Not only that, mindfulness and Buddhism developed in Asian cultures in which the typical way in which people think about themselves differs from that in the U.S. Specifically, Americans tend to think of themselves most often in independent terms with “I” as their focus: “what I want,” “who I am.” By contrast, people in Asian cultures more often think of themselves in interdependent terms with “we” as their focus: “what we want,” “who we are.”

Cultural differences in how people think about themselves are subtle and easy to overlook – sort of like different kinds of water. But just as those different kinds of water can change flavors when you cook, I wondered if different ways of thinking about the self might alter the effects of mindfulness.

For interdependent-minded people, what if mindful attention to their own experiences might naturally include thinking about other people – and make them more helpful or generous? And if this were the case, would it then be true that, for independent-minded people, mindful attention would spur them to focus more on their individual goals and desires, and therefore cause them to become more selfish?

Testing the Social Effects

I floated these questions to my colleague at the University at Buffalo, Shira Gabriel, because she’s a recognized expert on independent versus interdependent ways of thinking about the self.

She agreed that this was an interesting question, so we worked with our students Lauren Ministero, Carrie Morrison and Esha Naidu to conduct a study in which we had 366 college students come into the lab – this was before the COVID-19 pandemic – and either engage in a brief mindfulness meditation or a control exercise that actually involved mind wandering. We also measured the extent to which people thought of themselves in independent or interdependent terms. (It’s important to note that, although cultural differences in thinking about the self are real, there is variability in this characteristic even within cultures.)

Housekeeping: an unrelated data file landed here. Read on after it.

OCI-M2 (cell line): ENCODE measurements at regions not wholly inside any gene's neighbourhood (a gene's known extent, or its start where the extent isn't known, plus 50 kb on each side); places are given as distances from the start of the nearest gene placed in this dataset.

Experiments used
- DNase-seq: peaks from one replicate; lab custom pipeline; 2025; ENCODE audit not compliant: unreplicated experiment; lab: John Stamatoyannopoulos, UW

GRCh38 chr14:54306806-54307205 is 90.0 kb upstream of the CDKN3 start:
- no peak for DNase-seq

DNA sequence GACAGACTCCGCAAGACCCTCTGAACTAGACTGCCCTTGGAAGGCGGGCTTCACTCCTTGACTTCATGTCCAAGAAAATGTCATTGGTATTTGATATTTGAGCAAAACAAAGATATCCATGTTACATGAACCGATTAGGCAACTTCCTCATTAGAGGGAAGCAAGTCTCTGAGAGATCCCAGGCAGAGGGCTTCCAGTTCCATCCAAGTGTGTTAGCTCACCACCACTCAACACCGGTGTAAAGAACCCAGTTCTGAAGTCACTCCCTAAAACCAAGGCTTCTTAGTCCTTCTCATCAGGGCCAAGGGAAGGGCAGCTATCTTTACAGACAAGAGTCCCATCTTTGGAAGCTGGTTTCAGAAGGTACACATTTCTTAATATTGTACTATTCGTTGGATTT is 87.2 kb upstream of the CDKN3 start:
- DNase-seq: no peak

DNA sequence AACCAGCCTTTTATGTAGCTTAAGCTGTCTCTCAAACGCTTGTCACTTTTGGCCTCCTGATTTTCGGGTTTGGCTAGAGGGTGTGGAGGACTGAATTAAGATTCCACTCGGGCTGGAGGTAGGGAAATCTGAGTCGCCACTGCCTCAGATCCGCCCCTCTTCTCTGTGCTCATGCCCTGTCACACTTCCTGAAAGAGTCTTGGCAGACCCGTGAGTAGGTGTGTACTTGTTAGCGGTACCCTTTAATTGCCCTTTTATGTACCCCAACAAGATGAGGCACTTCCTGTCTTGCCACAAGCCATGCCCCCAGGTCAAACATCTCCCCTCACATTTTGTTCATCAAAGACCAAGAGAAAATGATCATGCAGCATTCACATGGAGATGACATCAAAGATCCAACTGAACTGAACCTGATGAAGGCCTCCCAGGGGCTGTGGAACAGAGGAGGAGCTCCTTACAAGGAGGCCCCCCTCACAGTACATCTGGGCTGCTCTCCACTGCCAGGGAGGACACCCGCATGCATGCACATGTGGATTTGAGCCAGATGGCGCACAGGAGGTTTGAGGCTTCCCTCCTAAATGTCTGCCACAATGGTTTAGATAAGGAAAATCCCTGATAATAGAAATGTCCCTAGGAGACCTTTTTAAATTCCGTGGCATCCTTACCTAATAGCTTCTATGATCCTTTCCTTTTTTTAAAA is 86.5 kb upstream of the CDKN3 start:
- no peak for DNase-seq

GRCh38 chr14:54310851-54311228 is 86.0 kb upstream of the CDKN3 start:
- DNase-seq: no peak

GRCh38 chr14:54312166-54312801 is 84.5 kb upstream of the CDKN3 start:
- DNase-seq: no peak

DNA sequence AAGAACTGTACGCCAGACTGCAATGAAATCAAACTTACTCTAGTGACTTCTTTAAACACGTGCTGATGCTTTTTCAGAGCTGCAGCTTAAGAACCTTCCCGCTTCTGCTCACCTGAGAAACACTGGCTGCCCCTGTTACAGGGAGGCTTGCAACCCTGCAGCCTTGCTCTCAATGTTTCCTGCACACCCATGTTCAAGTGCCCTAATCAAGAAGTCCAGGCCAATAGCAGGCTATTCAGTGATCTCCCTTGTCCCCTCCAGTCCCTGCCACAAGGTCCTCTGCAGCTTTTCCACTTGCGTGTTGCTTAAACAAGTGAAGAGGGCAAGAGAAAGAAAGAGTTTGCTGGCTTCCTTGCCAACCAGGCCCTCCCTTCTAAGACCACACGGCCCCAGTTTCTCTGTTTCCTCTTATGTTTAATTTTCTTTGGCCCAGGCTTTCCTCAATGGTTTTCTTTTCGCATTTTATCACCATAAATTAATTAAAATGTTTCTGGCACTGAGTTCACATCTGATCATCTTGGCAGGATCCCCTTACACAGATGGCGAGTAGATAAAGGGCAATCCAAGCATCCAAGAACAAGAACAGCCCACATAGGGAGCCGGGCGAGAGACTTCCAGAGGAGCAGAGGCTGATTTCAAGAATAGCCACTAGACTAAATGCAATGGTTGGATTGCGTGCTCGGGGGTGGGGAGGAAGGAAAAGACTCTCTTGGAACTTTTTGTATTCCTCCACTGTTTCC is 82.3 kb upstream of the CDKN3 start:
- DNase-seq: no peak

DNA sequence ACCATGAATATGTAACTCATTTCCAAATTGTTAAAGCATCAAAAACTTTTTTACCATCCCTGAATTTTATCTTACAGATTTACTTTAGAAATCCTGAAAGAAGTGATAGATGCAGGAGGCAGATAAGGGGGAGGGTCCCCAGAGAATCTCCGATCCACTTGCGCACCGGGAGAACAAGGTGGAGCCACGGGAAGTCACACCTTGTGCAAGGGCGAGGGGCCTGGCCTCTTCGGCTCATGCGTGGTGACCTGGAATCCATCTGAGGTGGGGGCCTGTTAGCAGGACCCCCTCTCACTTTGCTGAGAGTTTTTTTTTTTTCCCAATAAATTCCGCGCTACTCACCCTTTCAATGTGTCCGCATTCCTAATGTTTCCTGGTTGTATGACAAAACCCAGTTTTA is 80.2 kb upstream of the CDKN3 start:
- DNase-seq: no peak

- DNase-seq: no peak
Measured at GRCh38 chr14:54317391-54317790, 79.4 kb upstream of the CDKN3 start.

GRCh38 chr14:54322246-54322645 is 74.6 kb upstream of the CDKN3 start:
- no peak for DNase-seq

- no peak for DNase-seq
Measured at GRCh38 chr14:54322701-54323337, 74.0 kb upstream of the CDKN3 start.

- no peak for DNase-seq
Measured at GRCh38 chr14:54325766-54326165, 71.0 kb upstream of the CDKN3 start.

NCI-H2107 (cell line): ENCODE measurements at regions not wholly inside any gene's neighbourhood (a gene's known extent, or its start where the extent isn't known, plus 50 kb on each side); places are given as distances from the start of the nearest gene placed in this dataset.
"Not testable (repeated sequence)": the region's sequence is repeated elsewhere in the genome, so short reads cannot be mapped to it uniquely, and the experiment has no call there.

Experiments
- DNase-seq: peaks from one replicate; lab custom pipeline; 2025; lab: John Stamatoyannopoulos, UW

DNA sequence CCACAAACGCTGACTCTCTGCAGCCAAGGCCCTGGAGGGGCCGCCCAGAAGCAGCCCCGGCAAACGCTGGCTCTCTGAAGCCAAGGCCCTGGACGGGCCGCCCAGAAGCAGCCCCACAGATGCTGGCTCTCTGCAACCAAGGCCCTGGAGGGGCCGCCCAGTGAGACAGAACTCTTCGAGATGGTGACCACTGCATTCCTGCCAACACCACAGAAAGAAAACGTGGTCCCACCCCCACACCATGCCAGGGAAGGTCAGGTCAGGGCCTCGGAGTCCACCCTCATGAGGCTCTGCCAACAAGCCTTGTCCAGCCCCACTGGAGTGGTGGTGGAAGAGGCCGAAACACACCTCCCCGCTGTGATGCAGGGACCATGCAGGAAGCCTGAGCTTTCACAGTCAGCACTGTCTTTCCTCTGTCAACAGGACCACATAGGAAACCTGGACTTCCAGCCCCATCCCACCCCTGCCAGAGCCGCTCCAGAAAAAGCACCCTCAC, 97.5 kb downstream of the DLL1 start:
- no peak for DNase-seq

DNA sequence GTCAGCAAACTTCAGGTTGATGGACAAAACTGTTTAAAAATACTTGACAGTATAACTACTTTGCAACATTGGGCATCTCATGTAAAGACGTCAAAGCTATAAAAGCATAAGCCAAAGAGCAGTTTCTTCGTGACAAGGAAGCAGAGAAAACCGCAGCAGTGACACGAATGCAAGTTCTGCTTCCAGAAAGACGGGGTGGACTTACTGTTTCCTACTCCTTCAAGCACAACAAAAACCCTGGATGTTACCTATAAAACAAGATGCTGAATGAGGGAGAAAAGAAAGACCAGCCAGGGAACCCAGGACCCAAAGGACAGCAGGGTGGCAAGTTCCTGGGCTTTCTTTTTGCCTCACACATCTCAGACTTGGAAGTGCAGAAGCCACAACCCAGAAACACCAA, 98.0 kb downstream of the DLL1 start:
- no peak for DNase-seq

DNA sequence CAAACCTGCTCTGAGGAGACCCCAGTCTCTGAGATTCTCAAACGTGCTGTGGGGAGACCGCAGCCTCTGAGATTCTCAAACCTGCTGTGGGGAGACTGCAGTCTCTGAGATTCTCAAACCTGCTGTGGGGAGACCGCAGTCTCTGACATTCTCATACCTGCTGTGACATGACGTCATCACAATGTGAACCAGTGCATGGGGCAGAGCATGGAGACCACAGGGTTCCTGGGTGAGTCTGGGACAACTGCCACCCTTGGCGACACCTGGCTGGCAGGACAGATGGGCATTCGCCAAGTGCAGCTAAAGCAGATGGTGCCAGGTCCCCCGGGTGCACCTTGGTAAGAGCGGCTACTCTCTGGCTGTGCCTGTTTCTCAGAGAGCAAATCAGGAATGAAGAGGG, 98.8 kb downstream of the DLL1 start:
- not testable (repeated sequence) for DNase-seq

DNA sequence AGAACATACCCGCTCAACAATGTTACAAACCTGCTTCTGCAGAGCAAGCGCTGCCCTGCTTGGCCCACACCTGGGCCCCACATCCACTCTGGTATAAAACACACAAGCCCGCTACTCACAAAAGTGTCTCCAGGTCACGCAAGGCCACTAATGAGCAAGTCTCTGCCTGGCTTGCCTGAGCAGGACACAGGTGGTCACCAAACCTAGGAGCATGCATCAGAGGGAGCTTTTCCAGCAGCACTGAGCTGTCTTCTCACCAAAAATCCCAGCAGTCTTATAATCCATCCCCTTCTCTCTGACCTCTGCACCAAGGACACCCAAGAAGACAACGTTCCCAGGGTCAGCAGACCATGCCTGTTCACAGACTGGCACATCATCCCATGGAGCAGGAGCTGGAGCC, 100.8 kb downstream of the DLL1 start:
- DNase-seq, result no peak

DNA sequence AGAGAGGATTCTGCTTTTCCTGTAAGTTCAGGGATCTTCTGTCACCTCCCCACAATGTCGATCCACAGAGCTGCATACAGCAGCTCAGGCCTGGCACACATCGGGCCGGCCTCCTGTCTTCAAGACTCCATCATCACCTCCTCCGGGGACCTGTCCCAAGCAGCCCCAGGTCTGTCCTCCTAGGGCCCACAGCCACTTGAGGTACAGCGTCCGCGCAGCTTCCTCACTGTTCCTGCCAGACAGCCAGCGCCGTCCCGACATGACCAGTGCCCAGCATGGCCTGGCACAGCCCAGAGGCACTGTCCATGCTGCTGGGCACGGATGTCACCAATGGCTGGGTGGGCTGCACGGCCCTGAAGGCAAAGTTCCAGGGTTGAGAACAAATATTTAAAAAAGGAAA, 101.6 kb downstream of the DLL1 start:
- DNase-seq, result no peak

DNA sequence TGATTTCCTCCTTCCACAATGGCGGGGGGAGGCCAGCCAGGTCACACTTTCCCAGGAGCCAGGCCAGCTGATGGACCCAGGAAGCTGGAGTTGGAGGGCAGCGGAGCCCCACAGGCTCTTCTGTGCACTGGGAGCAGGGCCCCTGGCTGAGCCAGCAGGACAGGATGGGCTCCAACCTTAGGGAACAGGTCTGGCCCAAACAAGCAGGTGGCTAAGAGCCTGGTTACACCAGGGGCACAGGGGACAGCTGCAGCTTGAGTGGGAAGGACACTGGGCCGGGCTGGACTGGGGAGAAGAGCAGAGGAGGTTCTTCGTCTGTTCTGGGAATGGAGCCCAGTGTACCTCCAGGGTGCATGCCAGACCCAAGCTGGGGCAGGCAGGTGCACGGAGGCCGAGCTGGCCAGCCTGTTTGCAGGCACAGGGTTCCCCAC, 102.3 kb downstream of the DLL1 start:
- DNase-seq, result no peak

At the end of the study, we asked people if they could help solicit donations for a charity by stuffing envelopes to send to potential donors.

The results – which have been accepted for publication in the journal Psychological Science – detail how, among relatively interdependent-minded individuals, the brief mindfulness meditation caused them to become more generous. Specifically, briefly engaging in a mindfulness exercise – as opposed to mind wandering – appeared to increase how many envelopes interdependent-minded people stuffed by 17%. However, among relatively independent-minded individuals, mindfulness appeared to make them less generous with their time. This group of participants stuffed 15% fewer envelopes in the mindful condition than in the mind-wandering condition.

In other words, the effects of mindfulness can be different for people depending on the way they think about themselves. This figurative “water” can really change the recipe of mindfulness.

Of course, water can be filtered, and likewise, how people think about themselves is fluid: We’re all capable of thinking about ourselves in both independent and interdependent ways at different times.

In fact, there’s a relatively simple way to get people to shift their thinking about themselves. As the researchers Marilynn Brewer and Wendi Gardner discovered, all you have to do is have them read a passage that is altered to have either a lot of “I” and “me” statements or a lot of “we” and “us” statements, and ask people to identify all of the pronouns. Past research shows that this simple task reliably shifts people to think of themselves in more independent versus interdependent terms.

Our research team wanted to see if this simple effect could also shift the effects of mindfulness on social behavior.